There are heaps of ways I could introduce Alex Cameron’s debut album. One way would be to go on and on and on about his lucrative career as the frontman for electronic project Seekae. Another way would be to describe what the term, and subsequent album title, ‘Jumping the Shark’ means (idiom meaning that a project’s creative ideas are getting desperate for attention, derived from an episode from Happy Days when Fonzi literally jumps over a shark on waterskis). Even another way would be to talk about the fucking amazing website that Cameron set up for the project! Viagra ads and creepy face close-ups have never looked so appealing. But I feel as though the best representation for my introduction would be to talk about how this record was apparently rejected by ‘at least eight’ record labels. Taking even the quickest of listens to this album, that will come as a shock and a half to anyone who’s ever applied to the School of Good Tunes.
Reading through the website, you’d be forgiven for thinking Alex Cameron’s shambolic musings on the state of the Internet, e-mail and free downloads would at least filter into the album a little bit. Instead, the music listening public are left with a fucking fantastic album that manages to wallow in the mire and shine like the brightest fucking star in the galaxy.
The songs of ‘Jumping the Shark’ are a weird brand of electro-pop, jumping around with a strange energy, but held back from being Passion Pit-levels of exuberant by Alex Cameron’s voice. And what a fucking voice that is! It takes me by complete surprise that the guy held back this fucking gem from Seekae until just recently. His voice is hopeful, but there’s also a level of experience and wisdom in there that warns to shy away from being too optimistic. Think I’m reading into this too much? Well, fuck you, because the lyrics back me up in my hypothesis, such as in ‘She’s Mine’, when Cameron introduces the song with ‘Lovers having short careers, I wonder if they are but fears, of quickly gaining way too much, but slowly, slowly losing touch’. Put this in Cameron’s seductive, instructional tones and add a glittery synth line, and you’ve got a recipe for one of the best things you’ve heard all year.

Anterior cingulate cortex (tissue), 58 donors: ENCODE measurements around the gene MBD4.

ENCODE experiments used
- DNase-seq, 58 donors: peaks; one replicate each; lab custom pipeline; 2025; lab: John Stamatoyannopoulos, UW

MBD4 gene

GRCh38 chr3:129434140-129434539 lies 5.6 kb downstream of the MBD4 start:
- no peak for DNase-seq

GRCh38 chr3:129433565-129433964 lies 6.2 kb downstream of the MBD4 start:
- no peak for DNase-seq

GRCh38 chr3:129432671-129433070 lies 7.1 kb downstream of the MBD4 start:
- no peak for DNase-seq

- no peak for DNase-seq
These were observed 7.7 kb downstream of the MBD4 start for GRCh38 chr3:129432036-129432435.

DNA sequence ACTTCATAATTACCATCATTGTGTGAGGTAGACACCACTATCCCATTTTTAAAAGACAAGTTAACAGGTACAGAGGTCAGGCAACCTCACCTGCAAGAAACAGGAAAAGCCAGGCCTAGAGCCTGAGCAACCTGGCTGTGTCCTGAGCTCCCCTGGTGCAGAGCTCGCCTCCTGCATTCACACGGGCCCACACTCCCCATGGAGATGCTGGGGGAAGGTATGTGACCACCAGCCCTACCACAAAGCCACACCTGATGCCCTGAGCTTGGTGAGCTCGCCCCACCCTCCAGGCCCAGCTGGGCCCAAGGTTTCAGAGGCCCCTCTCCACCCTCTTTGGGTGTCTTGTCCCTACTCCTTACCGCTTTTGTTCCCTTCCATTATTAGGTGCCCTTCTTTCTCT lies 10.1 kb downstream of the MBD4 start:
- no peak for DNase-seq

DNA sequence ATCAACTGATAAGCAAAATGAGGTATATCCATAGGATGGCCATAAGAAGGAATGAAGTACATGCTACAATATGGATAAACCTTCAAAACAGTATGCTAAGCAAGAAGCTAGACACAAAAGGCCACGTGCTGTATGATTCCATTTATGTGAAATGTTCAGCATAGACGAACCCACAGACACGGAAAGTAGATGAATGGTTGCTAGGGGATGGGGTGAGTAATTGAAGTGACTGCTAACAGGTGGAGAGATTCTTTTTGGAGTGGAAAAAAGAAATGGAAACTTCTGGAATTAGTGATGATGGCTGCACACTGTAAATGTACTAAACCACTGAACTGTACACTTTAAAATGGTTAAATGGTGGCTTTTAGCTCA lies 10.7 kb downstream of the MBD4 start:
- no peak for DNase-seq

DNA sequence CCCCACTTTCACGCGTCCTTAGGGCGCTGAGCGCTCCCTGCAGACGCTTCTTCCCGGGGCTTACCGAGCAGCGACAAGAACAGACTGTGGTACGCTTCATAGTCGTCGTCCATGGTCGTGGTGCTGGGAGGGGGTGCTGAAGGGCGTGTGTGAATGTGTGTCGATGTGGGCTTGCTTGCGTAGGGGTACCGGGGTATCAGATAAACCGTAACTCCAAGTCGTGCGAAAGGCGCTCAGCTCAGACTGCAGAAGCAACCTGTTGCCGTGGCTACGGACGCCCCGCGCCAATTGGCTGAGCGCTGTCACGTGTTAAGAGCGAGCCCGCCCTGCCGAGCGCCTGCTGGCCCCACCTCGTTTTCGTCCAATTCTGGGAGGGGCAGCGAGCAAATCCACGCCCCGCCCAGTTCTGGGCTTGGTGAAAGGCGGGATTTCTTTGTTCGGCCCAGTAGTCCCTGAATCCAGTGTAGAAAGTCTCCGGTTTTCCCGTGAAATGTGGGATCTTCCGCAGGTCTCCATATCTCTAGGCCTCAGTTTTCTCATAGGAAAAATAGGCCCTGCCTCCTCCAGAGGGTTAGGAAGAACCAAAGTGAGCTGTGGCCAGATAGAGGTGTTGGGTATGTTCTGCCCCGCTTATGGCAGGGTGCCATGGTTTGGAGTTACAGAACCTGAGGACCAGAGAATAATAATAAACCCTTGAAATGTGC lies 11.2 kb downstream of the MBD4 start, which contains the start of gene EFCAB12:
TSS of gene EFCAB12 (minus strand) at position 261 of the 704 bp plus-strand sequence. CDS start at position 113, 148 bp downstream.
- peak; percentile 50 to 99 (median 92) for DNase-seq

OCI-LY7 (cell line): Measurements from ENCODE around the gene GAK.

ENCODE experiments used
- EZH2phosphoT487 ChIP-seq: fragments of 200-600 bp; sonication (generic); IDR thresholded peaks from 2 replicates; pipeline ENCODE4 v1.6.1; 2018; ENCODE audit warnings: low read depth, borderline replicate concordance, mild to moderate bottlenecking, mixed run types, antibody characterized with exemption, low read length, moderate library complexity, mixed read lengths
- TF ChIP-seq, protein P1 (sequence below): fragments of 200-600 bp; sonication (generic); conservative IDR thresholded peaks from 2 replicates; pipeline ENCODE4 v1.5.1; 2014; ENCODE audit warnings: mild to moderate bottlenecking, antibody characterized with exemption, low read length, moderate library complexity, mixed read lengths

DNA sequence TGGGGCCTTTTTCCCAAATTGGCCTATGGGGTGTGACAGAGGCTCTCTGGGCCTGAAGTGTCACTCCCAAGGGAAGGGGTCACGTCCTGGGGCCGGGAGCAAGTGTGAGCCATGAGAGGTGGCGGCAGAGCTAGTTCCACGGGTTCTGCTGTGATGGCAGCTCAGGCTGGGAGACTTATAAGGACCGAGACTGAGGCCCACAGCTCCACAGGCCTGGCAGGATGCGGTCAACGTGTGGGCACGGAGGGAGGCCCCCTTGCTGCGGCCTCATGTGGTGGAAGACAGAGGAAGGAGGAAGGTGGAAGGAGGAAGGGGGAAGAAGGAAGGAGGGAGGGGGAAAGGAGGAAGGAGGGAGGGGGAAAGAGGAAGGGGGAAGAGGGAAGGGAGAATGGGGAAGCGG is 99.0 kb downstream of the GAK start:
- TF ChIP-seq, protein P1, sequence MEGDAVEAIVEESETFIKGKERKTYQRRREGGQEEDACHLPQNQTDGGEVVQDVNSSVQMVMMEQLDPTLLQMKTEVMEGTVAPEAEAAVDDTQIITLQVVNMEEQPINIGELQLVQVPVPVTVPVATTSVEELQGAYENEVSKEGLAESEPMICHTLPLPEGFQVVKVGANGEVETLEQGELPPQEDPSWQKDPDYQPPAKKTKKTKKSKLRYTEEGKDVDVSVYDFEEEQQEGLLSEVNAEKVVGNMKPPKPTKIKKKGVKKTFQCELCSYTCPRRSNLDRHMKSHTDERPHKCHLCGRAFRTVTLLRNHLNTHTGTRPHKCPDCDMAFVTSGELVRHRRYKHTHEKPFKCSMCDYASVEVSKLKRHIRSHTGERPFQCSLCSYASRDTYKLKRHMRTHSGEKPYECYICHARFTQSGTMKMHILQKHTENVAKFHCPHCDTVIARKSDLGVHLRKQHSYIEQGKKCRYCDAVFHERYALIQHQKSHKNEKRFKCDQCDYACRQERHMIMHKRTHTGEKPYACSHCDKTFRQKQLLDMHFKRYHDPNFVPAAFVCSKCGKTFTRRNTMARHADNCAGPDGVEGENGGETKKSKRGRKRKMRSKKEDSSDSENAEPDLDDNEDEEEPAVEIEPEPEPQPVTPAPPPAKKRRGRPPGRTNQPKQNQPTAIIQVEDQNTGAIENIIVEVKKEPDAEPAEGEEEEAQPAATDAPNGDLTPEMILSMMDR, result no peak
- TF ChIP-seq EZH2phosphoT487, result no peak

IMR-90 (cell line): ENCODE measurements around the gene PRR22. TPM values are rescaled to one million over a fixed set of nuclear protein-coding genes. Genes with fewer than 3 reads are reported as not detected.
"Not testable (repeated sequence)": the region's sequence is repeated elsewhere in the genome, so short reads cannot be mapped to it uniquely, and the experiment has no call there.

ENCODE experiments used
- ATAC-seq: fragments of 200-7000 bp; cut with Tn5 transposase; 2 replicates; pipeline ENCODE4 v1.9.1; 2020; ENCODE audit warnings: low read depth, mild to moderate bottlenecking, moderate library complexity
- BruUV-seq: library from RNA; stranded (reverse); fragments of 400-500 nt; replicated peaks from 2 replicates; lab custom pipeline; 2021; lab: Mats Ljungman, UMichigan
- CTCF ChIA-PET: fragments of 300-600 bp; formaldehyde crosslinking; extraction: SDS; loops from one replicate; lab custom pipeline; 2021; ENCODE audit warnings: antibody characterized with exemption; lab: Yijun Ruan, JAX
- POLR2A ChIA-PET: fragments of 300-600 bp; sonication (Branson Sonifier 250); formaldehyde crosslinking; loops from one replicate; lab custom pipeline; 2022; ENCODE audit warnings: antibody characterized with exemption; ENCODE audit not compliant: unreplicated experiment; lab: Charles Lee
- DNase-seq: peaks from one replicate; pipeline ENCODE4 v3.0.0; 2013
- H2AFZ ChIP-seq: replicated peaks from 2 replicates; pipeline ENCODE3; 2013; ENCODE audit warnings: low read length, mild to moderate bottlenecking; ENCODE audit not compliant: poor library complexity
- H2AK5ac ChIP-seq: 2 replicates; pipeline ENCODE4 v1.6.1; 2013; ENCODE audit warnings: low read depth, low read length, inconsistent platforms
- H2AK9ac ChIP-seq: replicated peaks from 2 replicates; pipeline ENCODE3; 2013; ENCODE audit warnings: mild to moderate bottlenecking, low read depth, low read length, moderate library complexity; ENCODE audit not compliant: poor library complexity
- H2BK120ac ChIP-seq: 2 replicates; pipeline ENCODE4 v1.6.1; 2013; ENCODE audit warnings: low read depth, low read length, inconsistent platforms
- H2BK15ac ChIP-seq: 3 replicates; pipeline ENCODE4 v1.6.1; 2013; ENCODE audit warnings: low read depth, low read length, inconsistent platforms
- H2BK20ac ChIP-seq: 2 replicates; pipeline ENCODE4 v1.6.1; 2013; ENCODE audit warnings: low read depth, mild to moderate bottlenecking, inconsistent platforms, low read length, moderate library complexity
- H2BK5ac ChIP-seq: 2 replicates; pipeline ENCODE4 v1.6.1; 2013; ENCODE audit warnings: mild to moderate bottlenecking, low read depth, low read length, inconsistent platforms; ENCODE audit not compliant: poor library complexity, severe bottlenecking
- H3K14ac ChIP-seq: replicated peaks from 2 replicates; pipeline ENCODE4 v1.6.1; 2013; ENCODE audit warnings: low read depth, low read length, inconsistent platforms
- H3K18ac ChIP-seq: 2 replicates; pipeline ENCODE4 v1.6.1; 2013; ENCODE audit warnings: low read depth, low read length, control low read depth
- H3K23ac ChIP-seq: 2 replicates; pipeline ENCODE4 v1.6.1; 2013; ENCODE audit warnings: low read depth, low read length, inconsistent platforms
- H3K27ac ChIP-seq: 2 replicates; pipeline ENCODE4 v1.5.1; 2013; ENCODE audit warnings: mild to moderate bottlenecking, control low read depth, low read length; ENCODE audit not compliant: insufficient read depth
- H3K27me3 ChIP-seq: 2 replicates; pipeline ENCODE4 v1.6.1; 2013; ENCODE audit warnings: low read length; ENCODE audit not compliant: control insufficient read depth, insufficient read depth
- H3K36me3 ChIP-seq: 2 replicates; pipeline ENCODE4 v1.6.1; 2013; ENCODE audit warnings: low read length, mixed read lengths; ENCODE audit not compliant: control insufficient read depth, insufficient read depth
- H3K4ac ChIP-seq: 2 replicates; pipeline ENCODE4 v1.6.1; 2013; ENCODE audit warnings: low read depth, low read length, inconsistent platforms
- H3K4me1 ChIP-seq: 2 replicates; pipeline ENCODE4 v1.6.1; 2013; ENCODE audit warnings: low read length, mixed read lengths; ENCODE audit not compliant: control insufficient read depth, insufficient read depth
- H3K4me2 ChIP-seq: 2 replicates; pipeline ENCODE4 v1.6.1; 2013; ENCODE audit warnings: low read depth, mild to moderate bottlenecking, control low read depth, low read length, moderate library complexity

‘She’s Mine’ is just the tip of the ice berg. Opener ‘The Comeback’ is the ultimate new-wave Rocky theme, even holding a chorus of ‘We’re gonna get my show back!’ over triumphant chords. ‘Real Bad Lookin’ holds a demented merry-go-round rhythm, whilst Cameron waxes poetic about ugliness, both on the inside and outside. And ‘Take Care of Business’ hits rock bottom, long pauses and subtle electronica, whilst Cameron basically cries out ‘she’s…takin’ care of business’ in the most heartbreaking inflection you’ve ever heard.
Alex Cameron’s debut effort ‘Jumping the Shark’ is memorable like watching dinosaur’s duel to the death. You can’t peel your eyes away from such a rare sight, and every fibre of your body is telling you that this is something that probably won’t occur ever again. ‘Jumping the Shark’ feels like a spiritual sequel to Rowland S Howard’s ‘Pop Crimes’, depressed but addictive music that feels like pop but could never be played on Top 40 radio.
‘Jumping the Shark’ is a hell of a fucking album, and its too majestic to go unnoticed. I’m actually going to be upset if this record doesn’t go multi-double-super-ultra platinum. Its too good to not be noticed by, at the least, the King of Nicaragua, if that position exists. However, because Alex Cameron is a super nice guy, for an undisclosed, limited amount of time, you can grab the album for free off his awesome, awesome website (I can’t get over how fucking great this website is). Get on it, because only Alex Cameron knows when the Alex Cameron record will become not-free!